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Editor's Note: Fishmeal the X factor in GM salmon saga

Fiona Robinson, Associate Publisher/Editor
Fiona Robinson, Associate Publisher/Editor
December 05, 2010

After having been put on the spot several times in the past few months about where I stand on genetically modified (GM) salmon, I realized it's not the time to be indecisive. After 
careful consideration, I can now say I support the practice, if for only one reason: less 
reliance on fishmeal.

You could debate ad nauseam about whether the practice is ethical or not. Indeed, that was one of the main questions when SeaFood Business first wrote about AquaBounty's work (then working under the name A/F Protein) in 1999. However, if you carefully read this issue's Top Story, "Super salmon?," Contributing Editor Stuart Hirsch explains both sides of the transgenic salmon debacle.

While there are many aspects to debate on the topic, the one point I keep returning to is fishmeal. GM salmon can be raised in almost half the time than traditional salmon, therefore greatly reducing the amount of fishmeal necessary. Over the past decade, the fishmeal industry has investigated alternative fish feeds to decrease reliance on reduction fisheries such as anchovies and menhaden, thereby increasing sustainability. Soy, vegetable oil and algae-based replacements work for some species. But salmon are carnivores; they cannot be fed solely plant-based feeds.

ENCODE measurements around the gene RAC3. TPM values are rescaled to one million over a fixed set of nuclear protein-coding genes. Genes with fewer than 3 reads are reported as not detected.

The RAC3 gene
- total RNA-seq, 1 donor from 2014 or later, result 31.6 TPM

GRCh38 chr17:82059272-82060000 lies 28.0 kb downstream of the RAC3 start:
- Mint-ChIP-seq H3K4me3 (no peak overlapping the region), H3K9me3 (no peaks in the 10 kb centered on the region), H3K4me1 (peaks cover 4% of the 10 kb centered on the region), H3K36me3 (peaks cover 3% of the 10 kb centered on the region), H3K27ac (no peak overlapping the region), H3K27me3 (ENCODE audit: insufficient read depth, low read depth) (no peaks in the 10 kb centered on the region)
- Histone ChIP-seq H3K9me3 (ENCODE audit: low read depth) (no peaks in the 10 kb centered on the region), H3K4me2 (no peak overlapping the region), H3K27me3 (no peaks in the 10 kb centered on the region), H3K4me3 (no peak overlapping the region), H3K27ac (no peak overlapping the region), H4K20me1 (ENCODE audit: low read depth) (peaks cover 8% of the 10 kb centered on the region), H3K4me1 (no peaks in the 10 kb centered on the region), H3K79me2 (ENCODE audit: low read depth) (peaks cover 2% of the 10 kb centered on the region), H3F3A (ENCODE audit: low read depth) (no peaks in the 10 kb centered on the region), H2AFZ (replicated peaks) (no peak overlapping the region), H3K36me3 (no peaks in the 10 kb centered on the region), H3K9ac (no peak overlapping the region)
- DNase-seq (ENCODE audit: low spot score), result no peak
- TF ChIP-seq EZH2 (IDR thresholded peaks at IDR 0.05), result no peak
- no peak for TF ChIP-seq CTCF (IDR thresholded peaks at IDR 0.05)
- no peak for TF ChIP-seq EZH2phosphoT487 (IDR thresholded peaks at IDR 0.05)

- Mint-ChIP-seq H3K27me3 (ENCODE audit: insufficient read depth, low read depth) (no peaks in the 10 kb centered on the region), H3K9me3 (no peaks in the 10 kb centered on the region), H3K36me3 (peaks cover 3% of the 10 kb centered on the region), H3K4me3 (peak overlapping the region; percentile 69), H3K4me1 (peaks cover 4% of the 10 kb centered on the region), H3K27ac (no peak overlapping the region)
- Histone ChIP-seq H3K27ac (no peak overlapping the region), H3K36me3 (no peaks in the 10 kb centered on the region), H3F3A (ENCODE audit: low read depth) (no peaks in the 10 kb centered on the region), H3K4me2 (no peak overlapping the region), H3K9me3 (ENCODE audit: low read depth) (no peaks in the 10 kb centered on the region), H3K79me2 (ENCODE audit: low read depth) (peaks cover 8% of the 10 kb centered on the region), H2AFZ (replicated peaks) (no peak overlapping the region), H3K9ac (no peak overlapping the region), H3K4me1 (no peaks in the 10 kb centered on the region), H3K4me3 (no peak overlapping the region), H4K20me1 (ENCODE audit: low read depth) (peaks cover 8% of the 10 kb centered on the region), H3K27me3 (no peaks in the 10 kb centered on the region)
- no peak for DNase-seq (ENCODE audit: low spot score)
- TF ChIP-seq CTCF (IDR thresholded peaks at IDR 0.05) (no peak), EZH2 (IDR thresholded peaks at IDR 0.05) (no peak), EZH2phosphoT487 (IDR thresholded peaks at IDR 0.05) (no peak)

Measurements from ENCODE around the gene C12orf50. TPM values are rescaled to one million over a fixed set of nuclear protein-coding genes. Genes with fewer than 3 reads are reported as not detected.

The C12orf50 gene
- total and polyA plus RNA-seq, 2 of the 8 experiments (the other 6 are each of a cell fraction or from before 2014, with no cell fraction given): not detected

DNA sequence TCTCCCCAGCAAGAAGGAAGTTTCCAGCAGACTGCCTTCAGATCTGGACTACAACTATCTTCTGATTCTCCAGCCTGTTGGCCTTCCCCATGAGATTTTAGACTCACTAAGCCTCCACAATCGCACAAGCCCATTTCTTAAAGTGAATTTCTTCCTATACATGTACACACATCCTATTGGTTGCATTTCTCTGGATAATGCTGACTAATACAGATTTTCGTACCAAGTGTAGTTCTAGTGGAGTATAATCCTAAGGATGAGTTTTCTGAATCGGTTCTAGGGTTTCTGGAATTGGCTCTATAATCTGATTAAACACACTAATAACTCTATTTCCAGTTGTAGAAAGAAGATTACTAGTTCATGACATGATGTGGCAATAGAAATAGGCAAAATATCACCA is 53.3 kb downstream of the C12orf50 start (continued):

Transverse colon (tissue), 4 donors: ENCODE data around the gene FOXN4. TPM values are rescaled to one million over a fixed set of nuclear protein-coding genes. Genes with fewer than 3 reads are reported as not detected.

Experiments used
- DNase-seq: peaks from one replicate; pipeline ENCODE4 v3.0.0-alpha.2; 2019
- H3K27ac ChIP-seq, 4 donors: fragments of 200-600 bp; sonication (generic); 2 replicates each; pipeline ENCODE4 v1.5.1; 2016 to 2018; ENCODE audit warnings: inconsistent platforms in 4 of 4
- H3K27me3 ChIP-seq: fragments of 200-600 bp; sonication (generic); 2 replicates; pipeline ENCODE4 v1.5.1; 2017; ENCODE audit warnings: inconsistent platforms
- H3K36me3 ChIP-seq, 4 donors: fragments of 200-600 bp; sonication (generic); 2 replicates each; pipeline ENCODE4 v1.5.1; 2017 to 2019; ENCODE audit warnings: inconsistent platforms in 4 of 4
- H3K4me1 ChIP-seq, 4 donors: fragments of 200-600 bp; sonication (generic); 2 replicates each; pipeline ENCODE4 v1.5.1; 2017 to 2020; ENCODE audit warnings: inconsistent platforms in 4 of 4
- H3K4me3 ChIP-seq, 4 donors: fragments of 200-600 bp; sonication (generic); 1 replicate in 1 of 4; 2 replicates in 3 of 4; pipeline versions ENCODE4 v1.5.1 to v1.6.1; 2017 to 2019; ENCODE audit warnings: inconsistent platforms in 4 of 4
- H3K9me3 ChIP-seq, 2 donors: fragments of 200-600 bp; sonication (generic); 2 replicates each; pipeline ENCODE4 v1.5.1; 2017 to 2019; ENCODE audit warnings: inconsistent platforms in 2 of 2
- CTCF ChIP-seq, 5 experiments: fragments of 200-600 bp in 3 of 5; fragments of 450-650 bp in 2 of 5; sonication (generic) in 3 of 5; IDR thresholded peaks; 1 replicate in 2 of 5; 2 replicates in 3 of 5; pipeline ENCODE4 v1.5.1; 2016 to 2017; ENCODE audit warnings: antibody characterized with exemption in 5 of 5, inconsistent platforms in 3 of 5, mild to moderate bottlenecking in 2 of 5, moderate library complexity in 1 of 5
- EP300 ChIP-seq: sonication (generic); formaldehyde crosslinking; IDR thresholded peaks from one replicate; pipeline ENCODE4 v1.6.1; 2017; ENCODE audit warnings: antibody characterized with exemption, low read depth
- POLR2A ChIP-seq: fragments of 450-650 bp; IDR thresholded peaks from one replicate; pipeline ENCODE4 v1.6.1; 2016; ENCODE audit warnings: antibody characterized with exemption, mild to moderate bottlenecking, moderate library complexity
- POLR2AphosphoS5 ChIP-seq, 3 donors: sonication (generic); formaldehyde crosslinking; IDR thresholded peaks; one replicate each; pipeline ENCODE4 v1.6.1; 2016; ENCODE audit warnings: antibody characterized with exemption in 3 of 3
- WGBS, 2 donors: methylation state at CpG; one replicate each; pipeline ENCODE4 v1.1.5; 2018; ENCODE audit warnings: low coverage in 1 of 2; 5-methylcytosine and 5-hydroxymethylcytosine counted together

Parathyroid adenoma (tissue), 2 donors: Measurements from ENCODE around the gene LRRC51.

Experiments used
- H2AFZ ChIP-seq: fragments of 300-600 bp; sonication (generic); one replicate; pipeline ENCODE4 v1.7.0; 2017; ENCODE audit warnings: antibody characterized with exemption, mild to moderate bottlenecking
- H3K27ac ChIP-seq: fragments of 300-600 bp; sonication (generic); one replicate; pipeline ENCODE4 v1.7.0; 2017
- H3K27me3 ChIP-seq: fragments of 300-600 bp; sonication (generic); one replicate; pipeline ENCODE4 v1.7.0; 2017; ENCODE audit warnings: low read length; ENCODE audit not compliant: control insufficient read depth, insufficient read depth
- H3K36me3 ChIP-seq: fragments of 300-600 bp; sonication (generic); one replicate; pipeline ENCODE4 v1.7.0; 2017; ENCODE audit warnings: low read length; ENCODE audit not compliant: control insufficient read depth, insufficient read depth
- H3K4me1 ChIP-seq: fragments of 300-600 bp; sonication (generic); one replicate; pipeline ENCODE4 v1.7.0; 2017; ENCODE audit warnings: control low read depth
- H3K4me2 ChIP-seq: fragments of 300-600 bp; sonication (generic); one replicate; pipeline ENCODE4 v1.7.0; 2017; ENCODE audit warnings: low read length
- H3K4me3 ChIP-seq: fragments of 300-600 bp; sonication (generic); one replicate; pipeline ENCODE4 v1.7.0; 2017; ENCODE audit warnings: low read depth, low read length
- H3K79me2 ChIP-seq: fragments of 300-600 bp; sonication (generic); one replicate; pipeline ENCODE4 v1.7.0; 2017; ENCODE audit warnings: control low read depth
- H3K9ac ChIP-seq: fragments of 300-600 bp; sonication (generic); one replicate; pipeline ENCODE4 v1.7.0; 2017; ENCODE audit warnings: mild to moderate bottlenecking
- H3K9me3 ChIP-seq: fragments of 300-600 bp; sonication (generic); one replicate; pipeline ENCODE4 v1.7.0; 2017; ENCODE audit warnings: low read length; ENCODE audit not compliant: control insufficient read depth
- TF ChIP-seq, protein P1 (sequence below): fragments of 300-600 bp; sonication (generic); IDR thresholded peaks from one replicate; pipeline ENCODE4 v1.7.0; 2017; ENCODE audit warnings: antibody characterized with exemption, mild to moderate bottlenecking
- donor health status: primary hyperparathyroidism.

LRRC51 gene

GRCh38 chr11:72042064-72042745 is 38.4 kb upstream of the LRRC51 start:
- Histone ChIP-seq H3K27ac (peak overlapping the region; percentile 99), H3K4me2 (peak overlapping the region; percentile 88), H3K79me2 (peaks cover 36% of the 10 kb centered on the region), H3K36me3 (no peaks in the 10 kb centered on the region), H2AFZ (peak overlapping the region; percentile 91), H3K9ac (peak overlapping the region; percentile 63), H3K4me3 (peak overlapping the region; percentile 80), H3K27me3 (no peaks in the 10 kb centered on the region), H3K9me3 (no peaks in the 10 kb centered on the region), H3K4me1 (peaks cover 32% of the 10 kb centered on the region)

With the global aquaculture industry increasing production by 6.9 percent annually, the pressure on the fishmeal industry is only going to grow. And with supply and demand forcing fishmeal prices skyward, producing increasing amounts of farmed fish with less fishmeal has to be an option on the table to keep the products affordable.

I urge you to read the Top Story to understand the other angles and challenges related to transgenic salmon. Many people have already taken an anti-GMO stance and will likely never change their minds on the subject. It would be akin to trying to get a fur trapper to join PETA (People for the Ethical Treatment of Animals) - it's unlikely to happen. But if the ultimate goal of the seafood industry is to make seafood more plentiful, affordable to more consumers and traceable from source to store, then GM salmon raised in a closed-containment system has to be considered. If AquAdvantage salmon can trim the amount of fishmeal necessary to raise salmon, then bring on the super salmon.

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